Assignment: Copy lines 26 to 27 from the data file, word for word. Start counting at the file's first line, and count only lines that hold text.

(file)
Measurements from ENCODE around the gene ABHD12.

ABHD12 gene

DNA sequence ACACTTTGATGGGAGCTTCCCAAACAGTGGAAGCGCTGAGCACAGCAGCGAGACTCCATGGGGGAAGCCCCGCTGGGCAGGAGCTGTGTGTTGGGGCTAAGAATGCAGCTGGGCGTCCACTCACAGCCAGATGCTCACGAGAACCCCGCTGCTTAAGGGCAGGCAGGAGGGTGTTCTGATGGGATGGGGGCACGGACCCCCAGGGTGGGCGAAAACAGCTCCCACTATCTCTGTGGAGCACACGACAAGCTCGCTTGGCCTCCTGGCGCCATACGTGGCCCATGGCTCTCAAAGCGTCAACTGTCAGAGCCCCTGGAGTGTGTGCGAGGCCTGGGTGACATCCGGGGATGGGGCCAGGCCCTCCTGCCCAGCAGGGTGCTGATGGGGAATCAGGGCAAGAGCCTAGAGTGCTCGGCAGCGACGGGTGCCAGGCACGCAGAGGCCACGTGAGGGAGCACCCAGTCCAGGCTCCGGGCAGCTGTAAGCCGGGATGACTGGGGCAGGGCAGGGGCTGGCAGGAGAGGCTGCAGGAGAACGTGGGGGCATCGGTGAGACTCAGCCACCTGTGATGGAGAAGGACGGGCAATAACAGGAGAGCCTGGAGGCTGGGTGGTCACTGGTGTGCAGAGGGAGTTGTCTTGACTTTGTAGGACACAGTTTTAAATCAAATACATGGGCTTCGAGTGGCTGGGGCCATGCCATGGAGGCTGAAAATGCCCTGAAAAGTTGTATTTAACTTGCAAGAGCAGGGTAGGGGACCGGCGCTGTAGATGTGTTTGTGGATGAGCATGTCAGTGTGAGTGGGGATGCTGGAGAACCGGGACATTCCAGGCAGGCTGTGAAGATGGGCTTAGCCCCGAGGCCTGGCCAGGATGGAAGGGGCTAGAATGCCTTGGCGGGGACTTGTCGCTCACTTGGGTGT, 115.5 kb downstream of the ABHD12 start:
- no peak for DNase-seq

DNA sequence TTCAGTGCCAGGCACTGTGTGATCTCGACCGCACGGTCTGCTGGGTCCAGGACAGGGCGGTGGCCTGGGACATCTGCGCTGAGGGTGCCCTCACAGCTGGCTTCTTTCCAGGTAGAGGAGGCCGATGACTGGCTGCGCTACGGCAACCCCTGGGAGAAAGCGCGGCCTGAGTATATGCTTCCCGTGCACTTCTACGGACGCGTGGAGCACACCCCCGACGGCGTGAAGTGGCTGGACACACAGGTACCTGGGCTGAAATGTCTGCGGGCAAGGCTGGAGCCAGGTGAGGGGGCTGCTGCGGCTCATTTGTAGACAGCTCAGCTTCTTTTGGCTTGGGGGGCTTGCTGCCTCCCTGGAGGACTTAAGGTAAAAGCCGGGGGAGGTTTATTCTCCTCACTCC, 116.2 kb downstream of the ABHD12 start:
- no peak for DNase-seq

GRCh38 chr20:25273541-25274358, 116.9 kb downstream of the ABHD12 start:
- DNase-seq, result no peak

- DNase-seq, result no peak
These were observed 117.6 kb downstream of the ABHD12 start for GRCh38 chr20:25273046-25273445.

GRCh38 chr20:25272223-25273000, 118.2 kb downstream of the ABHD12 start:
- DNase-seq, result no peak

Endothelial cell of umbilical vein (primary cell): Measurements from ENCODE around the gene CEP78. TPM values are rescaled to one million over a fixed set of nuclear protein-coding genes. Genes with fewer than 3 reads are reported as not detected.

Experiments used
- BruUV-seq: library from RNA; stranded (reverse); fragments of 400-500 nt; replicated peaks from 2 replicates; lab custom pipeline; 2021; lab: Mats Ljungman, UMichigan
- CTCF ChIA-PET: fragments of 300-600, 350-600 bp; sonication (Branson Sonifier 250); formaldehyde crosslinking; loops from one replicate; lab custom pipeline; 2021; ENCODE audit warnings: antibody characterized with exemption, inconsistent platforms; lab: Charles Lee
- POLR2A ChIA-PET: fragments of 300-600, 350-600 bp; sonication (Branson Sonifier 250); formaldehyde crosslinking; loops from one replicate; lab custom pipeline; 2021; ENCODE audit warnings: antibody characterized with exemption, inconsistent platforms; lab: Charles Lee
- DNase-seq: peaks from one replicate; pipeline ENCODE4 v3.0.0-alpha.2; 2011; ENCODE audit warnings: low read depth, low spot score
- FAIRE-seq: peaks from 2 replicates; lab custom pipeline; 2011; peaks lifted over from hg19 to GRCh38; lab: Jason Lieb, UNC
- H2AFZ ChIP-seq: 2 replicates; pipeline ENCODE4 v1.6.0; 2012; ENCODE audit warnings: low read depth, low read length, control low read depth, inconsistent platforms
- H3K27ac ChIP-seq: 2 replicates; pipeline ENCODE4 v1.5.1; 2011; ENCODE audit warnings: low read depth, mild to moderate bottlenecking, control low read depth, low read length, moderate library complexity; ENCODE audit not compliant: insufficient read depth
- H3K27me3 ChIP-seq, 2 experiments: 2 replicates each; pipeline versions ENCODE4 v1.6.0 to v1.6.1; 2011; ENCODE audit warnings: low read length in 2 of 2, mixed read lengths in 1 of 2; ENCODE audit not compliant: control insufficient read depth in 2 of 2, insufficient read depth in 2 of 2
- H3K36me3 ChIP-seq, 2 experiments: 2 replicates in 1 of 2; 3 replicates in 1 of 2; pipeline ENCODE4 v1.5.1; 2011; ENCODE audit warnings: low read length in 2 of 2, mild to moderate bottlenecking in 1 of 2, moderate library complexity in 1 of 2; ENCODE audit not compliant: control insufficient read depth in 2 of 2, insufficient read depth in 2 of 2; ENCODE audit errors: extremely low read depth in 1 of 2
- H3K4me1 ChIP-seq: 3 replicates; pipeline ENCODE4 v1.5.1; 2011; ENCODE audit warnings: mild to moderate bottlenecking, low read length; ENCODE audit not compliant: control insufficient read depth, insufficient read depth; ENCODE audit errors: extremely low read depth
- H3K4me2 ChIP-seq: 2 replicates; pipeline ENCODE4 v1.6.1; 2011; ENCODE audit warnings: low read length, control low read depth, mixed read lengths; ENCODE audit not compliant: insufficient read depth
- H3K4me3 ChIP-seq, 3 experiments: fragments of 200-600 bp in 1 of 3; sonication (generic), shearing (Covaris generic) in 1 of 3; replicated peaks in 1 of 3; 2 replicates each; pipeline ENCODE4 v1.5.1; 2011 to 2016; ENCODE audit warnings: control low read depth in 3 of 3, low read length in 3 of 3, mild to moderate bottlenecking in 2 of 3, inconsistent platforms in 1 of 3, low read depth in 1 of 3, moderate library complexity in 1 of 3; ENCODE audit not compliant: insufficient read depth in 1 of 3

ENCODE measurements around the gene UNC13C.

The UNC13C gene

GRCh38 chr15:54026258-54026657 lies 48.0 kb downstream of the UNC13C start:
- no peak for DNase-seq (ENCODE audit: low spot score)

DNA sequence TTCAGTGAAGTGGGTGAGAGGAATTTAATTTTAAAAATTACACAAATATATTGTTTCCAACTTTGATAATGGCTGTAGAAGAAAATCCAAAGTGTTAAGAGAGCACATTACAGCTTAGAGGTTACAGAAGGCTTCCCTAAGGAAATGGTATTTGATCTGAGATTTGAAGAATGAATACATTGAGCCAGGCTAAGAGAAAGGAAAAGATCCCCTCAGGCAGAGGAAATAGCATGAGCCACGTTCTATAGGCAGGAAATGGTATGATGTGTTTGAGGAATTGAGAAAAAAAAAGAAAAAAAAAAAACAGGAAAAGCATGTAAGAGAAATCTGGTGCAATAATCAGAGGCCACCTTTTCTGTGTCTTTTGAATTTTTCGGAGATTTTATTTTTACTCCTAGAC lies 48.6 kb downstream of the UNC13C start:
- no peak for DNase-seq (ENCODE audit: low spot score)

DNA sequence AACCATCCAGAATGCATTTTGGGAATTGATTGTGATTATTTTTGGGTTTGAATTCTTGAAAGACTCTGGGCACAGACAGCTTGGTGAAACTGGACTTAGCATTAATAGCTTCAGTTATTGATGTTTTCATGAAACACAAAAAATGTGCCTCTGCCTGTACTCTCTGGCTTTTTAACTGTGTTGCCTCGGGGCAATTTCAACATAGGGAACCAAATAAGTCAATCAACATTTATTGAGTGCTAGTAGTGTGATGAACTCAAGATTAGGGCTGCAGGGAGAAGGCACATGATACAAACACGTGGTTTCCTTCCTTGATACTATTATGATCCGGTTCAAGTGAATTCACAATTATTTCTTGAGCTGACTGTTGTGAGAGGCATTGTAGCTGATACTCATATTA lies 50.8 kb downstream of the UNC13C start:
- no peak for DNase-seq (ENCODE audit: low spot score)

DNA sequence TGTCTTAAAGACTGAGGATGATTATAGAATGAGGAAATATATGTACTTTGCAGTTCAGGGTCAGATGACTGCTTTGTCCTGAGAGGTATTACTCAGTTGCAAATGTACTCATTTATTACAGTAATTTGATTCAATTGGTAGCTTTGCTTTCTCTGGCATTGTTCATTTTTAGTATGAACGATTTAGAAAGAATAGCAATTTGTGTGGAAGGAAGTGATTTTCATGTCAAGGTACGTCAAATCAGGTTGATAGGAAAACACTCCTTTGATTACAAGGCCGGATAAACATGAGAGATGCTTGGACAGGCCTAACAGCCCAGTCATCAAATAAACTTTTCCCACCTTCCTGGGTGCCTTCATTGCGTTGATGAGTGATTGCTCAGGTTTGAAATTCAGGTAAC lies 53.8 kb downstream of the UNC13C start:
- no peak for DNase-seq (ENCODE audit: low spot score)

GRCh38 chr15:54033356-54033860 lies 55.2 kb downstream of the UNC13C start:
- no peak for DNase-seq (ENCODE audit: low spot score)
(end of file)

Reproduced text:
- H3K4me3 ChIP-seq, 3 experiments: fragments of 200-600 bp in 1 of 3; sonication (generic), shearing (Covaris generic) in 1 of 3; replicated peaks in 1 of 3; 2 replicates each; pipeline ENCODE4 v1.5.1; 2011 to 2016; ENCODE audit warnings: control low read depth in 3 of 3, low read length in 3 of 3, mild to moderate bottlenecking in 2 of 3, inconsistent platforms in 1 of 3, low read depth in 1 of 3, moderate library complexity in 1 of 3; ENCODE audit not compliant: insufficient read depth in 1 of 3

ENCODE measurements around the gene UNC13C.